But what of dry January? I don’t bother with it. Nowadays, I only drink on a couple of days per week, so there doesn’t seem to be much need. To me, that is a better approach: Don’t impose complete sobriety for one month and inevitably go back to excess afterwards; instead introduce some sobriety into your life all year long.
Last week, I moaned not so much about having lots of spam mail but more that it was all apparently sent by the same person, one Eric Jones. Not that I didn’t like the name, but more that I craved a little variety.

Well, it seems the internet gods were listening, as at the time writing I haven’t had one single spam email from Mr Jones. Instead I’ve had a whole flood of people with names that could have come straight from my character suggestions for authors: Lashawn Main, Duane Threatt and Joann Betz, to name a few.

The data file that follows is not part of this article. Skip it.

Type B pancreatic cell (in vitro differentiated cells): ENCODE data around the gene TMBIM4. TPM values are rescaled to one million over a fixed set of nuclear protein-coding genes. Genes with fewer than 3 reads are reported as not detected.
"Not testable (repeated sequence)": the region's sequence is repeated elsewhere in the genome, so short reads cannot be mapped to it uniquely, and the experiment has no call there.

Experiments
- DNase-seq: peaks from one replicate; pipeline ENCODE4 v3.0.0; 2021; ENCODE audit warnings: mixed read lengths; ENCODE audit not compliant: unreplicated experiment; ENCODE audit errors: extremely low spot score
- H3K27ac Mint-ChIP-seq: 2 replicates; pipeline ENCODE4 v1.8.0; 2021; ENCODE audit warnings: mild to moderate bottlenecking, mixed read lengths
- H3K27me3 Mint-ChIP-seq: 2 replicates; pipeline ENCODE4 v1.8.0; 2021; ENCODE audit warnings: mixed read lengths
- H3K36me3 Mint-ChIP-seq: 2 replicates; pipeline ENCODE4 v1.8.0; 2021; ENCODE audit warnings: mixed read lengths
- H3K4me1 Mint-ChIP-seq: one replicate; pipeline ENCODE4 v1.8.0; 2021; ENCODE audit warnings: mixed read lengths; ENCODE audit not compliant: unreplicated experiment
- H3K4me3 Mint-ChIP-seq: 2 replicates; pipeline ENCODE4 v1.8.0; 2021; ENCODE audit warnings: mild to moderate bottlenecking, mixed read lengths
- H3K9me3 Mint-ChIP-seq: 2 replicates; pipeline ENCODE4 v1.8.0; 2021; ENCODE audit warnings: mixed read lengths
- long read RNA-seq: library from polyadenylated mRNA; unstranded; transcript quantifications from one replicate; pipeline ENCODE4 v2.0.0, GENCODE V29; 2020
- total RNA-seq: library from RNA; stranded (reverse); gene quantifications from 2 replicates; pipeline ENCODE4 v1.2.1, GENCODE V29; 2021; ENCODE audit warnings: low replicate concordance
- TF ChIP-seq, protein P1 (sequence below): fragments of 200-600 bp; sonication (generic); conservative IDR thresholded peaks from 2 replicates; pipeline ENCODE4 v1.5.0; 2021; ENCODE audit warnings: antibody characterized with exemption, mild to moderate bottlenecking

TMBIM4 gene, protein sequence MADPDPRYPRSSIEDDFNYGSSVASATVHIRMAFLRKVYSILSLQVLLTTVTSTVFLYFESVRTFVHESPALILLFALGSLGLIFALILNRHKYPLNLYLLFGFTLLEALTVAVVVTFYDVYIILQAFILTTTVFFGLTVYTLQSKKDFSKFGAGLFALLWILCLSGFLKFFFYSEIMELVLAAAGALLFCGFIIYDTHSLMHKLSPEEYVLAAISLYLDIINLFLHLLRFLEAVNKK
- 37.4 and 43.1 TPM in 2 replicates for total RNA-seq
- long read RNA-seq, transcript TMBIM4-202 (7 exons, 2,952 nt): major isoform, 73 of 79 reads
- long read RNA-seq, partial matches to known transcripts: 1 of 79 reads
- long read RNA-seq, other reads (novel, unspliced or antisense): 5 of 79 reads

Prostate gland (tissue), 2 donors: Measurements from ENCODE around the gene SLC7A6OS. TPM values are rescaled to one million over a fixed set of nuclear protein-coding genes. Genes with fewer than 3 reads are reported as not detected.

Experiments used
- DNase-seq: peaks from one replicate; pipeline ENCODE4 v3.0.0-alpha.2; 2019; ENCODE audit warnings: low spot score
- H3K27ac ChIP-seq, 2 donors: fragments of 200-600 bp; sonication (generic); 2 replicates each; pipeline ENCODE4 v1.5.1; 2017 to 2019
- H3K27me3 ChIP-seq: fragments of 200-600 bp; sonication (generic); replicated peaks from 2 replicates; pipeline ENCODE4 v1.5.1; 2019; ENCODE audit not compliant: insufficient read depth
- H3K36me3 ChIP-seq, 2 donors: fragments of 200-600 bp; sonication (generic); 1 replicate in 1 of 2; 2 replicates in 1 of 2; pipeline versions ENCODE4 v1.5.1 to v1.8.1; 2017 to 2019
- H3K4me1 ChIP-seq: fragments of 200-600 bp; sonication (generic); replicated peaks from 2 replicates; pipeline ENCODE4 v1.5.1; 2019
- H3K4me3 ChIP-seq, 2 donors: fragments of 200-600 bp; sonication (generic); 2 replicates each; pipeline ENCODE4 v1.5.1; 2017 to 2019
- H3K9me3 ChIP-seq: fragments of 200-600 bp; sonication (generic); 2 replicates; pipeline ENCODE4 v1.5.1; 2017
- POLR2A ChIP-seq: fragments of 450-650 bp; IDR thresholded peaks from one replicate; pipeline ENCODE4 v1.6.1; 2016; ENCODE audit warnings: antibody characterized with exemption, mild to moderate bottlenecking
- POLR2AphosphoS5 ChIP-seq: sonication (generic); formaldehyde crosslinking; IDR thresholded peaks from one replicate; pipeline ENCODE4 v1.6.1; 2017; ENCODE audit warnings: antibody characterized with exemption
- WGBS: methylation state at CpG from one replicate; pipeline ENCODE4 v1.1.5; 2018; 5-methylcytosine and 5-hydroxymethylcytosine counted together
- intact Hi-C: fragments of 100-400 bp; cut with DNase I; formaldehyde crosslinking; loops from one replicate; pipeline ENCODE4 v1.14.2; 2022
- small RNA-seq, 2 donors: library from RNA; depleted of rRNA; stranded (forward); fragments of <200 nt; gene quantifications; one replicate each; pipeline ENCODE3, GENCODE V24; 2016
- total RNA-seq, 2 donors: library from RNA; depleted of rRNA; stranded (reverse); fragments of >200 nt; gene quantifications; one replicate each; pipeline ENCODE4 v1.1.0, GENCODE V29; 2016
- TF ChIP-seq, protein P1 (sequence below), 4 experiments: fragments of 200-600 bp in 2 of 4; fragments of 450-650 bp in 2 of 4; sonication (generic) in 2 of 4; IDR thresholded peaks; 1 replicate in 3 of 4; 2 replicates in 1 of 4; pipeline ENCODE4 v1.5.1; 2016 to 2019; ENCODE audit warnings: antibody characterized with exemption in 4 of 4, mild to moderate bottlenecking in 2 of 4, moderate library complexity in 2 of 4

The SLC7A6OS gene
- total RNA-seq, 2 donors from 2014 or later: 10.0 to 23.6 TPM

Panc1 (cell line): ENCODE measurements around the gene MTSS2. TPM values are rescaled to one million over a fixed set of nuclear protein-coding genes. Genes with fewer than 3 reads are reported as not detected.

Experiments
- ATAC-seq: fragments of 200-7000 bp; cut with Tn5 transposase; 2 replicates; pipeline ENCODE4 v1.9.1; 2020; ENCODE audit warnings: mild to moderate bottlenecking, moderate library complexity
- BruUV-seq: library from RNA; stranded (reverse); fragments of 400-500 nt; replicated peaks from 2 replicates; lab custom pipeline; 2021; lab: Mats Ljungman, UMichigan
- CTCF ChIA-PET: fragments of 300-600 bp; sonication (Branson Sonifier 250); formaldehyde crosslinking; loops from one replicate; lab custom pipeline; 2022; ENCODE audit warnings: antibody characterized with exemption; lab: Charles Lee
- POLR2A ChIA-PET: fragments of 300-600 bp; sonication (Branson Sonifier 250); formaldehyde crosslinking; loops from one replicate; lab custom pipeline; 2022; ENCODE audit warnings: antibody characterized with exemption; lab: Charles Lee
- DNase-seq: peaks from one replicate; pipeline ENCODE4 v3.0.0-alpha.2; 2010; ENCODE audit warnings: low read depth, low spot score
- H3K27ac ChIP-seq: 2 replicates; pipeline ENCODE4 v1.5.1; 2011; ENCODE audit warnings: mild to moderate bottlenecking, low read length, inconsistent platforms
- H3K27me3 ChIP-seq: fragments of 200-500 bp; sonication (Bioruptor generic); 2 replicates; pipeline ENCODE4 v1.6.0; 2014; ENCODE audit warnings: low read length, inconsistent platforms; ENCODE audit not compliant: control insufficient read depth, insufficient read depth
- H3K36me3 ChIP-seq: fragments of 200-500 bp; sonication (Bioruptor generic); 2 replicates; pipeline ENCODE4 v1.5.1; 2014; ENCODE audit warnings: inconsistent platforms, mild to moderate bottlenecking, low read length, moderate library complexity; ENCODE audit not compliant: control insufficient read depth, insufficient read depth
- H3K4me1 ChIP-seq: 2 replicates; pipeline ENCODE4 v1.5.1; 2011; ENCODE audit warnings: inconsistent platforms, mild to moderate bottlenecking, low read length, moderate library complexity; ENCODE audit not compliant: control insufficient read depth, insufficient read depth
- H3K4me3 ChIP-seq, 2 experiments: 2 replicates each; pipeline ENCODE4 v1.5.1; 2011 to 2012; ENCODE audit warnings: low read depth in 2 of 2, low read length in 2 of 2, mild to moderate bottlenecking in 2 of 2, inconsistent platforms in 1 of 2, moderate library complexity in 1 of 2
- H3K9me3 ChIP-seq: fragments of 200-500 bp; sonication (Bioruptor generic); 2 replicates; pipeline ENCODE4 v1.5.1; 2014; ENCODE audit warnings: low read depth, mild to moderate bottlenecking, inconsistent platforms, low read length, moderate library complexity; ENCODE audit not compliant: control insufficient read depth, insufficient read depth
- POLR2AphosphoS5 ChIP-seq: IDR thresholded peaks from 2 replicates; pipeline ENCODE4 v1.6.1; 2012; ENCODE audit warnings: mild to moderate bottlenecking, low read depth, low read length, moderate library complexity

I should be satisfied, yet somehow I miss Eric Jones. I find myself wondering what he is up to, wondering whether is okay. Maybe he’s on holiday. In any case, I’m sure he’ll be back soon.
© L.A. Davenport 2017-2024.

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Staying Dry Beyond January | Pushing the Wave